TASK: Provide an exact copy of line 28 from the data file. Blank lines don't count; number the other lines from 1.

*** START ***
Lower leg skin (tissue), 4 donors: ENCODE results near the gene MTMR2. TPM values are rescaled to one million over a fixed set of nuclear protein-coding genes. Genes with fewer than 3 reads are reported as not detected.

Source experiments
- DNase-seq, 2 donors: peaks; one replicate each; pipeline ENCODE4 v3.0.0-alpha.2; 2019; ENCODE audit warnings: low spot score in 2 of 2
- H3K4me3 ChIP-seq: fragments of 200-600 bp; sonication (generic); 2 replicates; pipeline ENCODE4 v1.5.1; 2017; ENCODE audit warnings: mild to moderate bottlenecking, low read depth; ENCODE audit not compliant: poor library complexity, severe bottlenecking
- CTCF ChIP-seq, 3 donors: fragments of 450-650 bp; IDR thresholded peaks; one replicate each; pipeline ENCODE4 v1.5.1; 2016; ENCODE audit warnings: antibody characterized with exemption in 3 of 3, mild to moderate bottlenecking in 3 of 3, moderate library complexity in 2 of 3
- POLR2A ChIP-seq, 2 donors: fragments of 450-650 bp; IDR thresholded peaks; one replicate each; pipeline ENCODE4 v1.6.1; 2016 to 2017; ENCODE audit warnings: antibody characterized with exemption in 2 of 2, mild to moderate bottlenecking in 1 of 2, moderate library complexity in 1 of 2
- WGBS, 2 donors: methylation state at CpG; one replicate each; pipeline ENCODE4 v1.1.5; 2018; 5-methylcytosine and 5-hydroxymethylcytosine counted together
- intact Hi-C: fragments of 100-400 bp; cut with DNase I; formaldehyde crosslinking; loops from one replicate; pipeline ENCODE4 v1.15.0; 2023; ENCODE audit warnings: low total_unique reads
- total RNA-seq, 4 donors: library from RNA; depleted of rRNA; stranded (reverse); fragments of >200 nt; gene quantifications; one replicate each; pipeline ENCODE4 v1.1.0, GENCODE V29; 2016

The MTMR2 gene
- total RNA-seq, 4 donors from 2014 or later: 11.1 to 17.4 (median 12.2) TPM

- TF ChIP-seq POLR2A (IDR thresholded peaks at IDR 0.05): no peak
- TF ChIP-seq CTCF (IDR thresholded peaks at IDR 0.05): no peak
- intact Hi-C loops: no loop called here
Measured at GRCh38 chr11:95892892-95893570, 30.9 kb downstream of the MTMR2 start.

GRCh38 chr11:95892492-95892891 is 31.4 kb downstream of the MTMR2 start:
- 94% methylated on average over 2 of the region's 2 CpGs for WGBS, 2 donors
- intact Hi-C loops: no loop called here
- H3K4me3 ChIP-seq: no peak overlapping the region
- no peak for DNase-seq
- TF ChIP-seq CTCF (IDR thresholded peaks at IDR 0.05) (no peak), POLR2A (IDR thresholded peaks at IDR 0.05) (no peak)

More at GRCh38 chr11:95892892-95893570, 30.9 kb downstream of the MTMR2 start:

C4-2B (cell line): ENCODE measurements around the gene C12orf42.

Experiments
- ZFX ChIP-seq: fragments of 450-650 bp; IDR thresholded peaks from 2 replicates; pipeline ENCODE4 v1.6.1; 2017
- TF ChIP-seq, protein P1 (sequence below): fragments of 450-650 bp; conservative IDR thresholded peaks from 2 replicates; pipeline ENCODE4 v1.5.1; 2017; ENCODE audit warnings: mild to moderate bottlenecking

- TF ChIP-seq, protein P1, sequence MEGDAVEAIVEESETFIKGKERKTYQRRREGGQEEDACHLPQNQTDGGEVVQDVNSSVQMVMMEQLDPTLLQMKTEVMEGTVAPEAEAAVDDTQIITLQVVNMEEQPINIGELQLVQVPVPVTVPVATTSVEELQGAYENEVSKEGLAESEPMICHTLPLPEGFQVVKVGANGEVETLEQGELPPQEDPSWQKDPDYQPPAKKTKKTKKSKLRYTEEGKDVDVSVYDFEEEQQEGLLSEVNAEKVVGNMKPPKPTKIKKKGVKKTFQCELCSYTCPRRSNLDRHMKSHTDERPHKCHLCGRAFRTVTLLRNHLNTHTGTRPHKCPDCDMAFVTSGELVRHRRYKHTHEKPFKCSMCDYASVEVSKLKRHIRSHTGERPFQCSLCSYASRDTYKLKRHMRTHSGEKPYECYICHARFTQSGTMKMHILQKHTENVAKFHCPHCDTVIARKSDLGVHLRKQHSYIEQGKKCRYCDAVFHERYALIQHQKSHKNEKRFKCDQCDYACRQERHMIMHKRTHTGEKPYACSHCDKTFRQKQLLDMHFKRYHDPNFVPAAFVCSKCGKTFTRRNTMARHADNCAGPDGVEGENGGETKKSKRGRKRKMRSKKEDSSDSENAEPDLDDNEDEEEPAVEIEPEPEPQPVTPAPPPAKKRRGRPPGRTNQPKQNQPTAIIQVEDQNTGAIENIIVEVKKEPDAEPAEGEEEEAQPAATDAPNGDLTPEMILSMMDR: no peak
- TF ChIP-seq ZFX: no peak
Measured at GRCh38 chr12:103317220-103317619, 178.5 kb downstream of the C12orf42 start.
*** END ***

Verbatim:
- TF ChIP-seq ZFX: no peak